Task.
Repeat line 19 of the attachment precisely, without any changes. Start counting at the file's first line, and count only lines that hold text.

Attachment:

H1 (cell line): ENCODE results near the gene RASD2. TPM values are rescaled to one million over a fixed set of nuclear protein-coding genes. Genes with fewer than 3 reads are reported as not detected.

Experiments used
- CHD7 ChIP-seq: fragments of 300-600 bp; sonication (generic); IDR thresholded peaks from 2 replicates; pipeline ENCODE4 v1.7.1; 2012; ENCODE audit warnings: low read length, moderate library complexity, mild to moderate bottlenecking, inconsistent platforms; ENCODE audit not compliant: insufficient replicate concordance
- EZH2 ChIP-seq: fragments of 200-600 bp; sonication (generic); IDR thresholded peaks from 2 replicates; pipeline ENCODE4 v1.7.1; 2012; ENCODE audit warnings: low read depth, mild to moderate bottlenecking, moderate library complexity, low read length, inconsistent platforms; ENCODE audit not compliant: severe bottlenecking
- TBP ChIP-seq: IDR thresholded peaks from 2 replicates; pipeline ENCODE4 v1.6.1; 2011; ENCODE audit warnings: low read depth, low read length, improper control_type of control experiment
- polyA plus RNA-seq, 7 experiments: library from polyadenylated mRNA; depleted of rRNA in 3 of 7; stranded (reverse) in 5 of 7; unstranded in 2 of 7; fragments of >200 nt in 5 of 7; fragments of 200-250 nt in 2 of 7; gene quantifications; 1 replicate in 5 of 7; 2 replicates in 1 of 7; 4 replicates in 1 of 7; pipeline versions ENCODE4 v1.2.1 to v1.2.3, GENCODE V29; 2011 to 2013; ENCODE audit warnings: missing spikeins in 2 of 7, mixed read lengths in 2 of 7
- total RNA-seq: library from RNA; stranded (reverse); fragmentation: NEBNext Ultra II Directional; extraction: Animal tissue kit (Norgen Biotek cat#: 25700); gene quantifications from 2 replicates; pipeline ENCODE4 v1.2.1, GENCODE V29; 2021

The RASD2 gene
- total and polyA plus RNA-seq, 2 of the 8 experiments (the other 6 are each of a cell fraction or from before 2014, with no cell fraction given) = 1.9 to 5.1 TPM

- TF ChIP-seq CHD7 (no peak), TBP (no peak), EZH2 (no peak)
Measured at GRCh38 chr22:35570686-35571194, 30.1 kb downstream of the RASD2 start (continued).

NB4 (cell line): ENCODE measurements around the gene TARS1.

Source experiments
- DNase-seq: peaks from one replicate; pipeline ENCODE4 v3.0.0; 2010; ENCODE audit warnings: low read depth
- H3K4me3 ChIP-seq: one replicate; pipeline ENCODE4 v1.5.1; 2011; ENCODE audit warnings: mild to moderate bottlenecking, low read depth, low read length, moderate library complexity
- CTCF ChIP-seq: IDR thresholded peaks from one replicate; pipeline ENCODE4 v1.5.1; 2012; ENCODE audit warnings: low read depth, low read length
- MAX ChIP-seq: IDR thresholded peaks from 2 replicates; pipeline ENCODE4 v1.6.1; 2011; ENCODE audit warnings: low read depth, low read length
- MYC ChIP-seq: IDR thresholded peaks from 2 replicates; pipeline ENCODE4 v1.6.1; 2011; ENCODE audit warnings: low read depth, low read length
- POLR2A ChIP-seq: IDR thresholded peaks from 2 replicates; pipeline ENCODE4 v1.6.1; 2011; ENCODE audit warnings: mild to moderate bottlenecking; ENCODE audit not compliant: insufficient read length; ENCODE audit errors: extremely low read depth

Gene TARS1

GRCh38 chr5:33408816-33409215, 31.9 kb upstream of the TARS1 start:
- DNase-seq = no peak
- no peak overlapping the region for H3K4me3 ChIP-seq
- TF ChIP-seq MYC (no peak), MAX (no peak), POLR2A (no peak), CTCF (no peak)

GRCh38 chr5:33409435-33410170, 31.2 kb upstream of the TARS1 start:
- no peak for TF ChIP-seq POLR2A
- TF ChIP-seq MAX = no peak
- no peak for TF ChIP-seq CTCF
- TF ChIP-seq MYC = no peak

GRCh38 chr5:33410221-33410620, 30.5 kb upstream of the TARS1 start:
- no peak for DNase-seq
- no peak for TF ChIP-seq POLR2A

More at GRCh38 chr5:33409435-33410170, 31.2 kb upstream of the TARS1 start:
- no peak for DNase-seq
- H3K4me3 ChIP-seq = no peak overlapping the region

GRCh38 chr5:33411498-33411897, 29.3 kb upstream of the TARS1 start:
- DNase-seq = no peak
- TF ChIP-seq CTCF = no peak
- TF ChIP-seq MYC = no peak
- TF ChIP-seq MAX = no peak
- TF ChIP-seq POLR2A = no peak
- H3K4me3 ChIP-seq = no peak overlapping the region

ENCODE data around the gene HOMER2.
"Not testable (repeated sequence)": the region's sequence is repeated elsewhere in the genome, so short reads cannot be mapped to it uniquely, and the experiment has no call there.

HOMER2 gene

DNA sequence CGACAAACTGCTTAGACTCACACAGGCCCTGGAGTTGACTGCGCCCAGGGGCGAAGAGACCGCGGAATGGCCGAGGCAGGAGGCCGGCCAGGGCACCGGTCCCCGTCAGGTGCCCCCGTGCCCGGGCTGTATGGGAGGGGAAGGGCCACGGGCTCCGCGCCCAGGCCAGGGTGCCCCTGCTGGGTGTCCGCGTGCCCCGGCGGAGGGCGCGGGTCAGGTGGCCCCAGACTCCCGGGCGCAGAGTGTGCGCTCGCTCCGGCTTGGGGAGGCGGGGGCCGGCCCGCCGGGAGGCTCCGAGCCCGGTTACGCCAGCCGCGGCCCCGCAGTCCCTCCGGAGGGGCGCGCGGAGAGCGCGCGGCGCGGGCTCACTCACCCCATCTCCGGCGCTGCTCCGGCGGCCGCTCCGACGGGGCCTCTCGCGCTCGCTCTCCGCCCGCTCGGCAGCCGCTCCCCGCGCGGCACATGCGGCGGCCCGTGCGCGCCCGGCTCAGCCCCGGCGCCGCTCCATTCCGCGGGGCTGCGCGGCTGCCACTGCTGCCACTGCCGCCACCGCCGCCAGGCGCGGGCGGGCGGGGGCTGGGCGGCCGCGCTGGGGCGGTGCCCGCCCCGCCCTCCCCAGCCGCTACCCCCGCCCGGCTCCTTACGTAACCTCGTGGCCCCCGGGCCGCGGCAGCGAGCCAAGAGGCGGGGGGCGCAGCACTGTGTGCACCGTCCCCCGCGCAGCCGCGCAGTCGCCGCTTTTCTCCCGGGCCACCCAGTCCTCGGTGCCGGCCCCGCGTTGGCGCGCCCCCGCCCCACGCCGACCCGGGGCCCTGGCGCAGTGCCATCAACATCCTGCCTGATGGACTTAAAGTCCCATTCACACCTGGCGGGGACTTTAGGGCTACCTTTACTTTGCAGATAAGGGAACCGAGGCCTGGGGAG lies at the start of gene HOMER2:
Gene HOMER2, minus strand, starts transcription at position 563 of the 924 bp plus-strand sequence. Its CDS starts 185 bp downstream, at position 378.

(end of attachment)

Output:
- POLR2A ChIP-seq: IDR thresholded peaks from 2 replicates; pipeline ENCODE4 v1.6.1; 2011; ENCODE audit warnings: mild to moderate bottlenecking; ENCODE audit not compliant: insufficient read length; ENCODE audit errors: extremely low read depth